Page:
Learn Arabic 101 is a series of basic Arabic lessons. The alphabet, adjectives, nouns, verbs, phrases, grammar, and vocabulary are some of the topics explained on this website. Each word or phrase is translated and transliterated. If the user clicks on an Arabic word, it will be pronounced. In addition, there are translation and Arabic keyboard sections. There is also a multiple-choice exam section for the learner to practice.
This Coptic website contains a section for learning languages. In the Arabic learning section, there are nineteen different categories including the alphabet, grammar, numbers, and groups of vocabulary words used in daily life, such as women's clothing and insects. The vocabulary in these categories include labeled illustrations.
Lesson eighteen continues the conversational focus of the lessons. This lesson consists of a seven line dialogue that allows students to follow by both reading and listening. Indirectly, the lesson exposes students to important grammar rules in the formation of complete sentences. A word list is included in which most of the words and phrases used in the lesson are defined in English.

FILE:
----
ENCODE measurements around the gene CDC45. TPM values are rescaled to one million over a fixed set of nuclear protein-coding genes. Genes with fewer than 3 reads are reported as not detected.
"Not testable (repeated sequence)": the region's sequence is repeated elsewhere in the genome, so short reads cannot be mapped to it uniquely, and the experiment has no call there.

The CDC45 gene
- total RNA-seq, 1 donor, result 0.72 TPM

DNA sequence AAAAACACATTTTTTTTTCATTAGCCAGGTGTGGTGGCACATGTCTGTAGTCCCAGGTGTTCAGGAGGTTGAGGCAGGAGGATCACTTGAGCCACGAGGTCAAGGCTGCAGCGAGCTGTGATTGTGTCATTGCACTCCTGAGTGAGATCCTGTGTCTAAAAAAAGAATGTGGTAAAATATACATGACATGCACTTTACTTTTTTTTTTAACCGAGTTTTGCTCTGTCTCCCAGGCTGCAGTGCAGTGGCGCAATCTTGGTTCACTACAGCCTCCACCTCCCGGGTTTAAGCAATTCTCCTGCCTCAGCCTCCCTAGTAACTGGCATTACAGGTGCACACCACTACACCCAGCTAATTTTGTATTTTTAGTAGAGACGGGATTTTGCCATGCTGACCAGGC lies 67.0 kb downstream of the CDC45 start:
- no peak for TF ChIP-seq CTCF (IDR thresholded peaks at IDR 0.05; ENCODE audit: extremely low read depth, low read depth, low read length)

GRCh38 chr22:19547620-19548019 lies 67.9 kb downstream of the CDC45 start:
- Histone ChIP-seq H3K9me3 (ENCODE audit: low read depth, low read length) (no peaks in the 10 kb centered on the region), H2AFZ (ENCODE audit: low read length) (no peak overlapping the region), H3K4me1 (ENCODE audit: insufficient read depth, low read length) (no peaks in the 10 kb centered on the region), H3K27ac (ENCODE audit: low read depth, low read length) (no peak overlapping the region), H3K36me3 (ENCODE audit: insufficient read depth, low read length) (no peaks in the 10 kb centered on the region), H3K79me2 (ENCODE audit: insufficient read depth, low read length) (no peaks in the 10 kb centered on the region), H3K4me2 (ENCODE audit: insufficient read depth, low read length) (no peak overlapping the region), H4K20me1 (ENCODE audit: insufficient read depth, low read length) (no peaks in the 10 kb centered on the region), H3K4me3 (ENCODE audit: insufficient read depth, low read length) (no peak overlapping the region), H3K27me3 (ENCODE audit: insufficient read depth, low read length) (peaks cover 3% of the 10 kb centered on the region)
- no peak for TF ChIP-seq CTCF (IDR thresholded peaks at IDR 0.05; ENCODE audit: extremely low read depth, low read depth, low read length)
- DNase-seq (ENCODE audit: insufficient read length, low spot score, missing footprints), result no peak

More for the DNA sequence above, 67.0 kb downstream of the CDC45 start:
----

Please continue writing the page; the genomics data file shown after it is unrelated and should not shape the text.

Lesson eleven features a nine line dialogue that takes place in a coffee shop. Students are able to read the lines in Arabic and utilize the voiceover feature that plays the lines of dialogue in Arabic. The dialogue caters to students interested in learning how to carry themselves in a general social setting. The two subsections include a word list that defines many of the words used in the dialogue, while the brief grammar section lists, in transliterated Arabic, the Arabic pronouns most often used in general conversation.
Lesson fifteen features a dialogue revolving around Egypt's two main religious traditions: Islam and Christianity. The seven line dialogue indirectly exposes students to particular cultural elements of the Arabic-speaking world, e.g. religious traditions, while continuing to encourage students to follow the dialogue in both Arabic writing and speaking. The "word list" subsection defines many of the words and phrases used in the dialogue.
Lesson one of the LookLex Learn Arabic website features eight common conversational phrases with audio voiceovers. Additionally, the lesson includes a brief grammar section on the makeup of the Arabic alphabet. Entitled "Hello and Goodbye," this section is perhaps most useful to students seeking to master common Arabic greetings and other expressions used when one is meeting others in the Arabic speaking world.